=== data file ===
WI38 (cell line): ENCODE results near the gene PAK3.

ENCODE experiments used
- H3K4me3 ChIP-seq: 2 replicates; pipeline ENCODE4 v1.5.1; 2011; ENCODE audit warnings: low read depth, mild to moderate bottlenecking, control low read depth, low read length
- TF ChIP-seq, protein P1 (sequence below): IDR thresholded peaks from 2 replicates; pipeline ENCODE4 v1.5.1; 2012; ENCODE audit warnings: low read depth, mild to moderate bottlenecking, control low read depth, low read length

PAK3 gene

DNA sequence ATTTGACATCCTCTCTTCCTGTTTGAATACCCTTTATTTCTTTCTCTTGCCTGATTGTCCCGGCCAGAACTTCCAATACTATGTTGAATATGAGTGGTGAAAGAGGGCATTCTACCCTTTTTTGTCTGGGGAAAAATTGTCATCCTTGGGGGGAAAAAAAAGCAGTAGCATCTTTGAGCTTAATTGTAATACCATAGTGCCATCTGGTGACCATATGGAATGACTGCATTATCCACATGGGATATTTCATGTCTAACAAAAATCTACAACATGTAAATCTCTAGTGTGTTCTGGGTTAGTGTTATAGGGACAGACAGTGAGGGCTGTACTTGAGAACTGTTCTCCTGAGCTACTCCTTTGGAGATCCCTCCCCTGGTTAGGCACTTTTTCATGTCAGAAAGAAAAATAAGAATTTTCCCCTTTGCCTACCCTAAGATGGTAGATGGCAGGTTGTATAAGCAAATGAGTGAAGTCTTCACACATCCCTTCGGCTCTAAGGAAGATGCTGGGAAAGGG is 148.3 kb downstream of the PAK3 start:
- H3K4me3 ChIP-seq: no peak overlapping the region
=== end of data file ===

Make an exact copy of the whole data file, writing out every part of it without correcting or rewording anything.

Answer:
WI38 (cell line): ENCODE results near the gene PAK3.

ENCODE experiments used
- H3K4me3 ChIP-seq: 2 replicates; pipeline ENCODE4 v1.5.1; 2011; ENCODE audit warnings: low read depth, mild to moderate bottlenecking, control low read depth, low read length
- TF ChIP-seq, protein P1 (sequence below): IDR thresholded peaks from 2 replicates; pipeline ENCODE4 v1.5.1; 2012; ENCODE audit warnings: low read depth, mild to moderate bottlenecking, control low read depth, low read length

PAK3 gene

DNA sequence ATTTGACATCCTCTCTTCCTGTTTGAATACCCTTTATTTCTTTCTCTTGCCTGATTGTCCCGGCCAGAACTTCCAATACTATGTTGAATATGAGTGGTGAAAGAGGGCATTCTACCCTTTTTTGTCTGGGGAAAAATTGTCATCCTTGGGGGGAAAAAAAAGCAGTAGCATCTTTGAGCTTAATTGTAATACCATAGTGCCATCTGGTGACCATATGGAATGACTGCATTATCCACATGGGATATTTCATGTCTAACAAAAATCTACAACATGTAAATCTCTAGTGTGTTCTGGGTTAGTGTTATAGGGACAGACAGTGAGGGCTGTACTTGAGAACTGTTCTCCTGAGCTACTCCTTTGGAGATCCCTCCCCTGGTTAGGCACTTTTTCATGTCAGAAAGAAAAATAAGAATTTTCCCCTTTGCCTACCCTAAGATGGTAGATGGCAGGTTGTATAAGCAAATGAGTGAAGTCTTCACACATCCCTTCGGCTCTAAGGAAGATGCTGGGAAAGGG is 148.3 kb downstream of the PAK3 start:
- H3K4me3 ChIP-seq: no peak overlapping the region